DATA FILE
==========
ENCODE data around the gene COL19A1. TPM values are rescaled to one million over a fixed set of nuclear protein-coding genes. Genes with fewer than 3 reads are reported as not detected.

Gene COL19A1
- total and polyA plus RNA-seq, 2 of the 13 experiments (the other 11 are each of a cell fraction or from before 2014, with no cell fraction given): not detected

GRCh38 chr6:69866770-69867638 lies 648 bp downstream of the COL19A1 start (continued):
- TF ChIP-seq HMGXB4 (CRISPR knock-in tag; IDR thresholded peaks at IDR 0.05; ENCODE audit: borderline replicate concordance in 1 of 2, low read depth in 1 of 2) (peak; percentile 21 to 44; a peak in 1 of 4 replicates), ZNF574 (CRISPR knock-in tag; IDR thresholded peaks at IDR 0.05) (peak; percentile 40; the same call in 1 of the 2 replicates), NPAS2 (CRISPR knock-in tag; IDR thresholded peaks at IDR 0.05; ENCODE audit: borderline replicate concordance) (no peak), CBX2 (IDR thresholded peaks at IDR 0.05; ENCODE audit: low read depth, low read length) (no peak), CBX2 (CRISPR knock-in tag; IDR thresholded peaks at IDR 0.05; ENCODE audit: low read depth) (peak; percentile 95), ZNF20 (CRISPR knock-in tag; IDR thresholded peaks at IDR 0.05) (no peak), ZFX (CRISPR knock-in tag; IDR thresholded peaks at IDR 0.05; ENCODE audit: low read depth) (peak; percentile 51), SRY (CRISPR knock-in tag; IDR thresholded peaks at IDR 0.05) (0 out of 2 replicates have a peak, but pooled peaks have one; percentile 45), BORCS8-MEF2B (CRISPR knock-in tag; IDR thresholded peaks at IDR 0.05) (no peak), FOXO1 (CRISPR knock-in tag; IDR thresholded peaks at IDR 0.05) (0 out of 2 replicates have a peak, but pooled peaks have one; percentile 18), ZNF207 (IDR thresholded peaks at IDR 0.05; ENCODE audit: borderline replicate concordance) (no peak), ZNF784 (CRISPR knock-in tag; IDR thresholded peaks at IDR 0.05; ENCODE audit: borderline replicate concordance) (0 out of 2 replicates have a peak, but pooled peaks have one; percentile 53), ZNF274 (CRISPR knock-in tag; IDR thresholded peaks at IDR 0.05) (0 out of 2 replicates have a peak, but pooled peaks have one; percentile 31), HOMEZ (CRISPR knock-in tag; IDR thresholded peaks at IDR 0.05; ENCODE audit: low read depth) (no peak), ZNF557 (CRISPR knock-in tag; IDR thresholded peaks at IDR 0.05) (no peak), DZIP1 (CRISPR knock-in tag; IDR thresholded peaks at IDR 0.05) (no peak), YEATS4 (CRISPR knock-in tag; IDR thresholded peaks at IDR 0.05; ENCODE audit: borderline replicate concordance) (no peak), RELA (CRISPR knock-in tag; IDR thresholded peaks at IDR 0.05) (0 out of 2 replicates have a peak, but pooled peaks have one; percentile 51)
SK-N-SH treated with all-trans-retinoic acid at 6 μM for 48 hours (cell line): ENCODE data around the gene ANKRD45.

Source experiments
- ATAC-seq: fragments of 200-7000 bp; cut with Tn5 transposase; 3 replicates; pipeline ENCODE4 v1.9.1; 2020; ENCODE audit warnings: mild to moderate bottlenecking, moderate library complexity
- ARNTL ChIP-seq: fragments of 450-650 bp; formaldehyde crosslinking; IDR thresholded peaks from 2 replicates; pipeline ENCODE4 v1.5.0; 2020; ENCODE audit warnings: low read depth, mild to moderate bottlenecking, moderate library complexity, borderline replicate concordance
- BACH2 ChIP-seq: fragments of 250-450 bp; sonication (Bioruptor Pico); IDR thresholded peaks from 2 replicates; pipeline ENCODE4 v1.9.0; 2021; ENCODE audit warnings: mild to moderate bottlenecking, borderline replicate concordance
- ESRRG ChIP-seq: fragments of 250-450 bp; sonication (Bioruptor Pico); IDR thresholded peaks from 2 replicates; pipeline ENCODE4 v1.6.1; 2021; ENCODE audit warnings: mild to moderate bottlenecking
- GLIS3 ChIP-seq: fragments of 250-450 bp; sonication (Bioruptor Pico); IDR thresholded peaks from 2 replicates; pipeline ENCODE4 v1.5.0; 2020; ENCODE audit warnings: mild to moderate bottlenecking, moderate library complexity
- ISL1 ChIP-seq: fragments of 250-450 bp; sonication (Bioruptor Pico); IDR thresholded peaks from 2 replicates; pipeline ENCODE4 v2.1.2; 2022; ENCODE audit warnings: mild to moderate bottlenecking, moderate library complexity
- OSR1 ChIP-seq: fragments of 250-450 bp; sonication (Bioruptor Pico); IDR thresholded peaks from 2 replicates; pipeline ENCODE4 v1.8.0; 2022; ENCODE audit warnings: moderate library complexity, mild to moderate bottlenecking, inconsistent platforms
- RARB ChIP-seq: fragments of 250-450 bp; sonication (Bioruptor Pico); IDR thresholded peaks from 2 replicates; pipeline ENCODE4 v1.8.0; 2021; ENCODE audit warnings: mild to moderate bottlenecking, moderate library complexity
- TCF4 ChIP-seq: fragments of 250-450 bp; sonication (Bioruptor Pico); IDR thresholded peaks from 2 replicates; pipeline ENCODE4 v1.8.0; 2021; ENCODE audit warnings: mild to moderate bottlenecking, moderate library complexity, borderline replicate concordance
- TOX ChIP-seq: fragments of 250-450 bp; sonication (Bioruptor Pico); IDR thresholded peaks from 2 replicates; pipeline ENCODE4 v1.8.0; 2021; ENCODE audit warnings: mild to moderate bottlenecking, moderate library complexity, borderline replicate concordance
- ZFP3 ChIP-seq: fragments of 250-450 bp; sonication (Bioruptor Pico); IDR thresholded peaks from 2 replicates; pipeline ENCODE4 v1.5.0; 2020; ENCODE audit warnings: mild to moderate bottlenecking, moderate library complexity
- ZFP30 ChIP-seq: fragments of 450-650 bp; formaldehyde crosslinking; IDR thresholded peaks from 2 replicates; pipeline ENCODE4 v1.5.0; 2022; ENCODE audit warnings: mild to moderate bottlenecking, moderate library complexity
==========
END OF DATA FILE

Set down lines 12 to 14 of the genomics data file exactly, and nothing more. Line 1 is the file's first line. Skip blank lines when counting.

- GLIS3 ChIP-seq: fragments of 250-450 bp; sonication (Bioruptor Pico); IDR thresholded peaks from 2 replicates; pipeline ENCODE4 v1.5.0; 2020; ENCODE audit warnings: mild to moderate bottlenecking, moderate library complexity
- ISL1 ChIP-seq: fragments of 250-450 bp; sonication (Bioruptor Pico); IDR thresholded peaks from 2 replicates; pipeline ENCODE4 v2.1.2; 2022; ENCODE audit warnings: mild to moderate bottlenecking, moderate library complexity
- OSR1 ChIP-seq: fragments of 250-450 bp; sonication (Bioruptor Pico); IDR thresholded peaks from 2 replicates; pipeline ENCODE4 v1.8.0; 2022; ENCODE audit warnings: moderate library complexity, mild to moderate bottlenecking, inconsistent platforms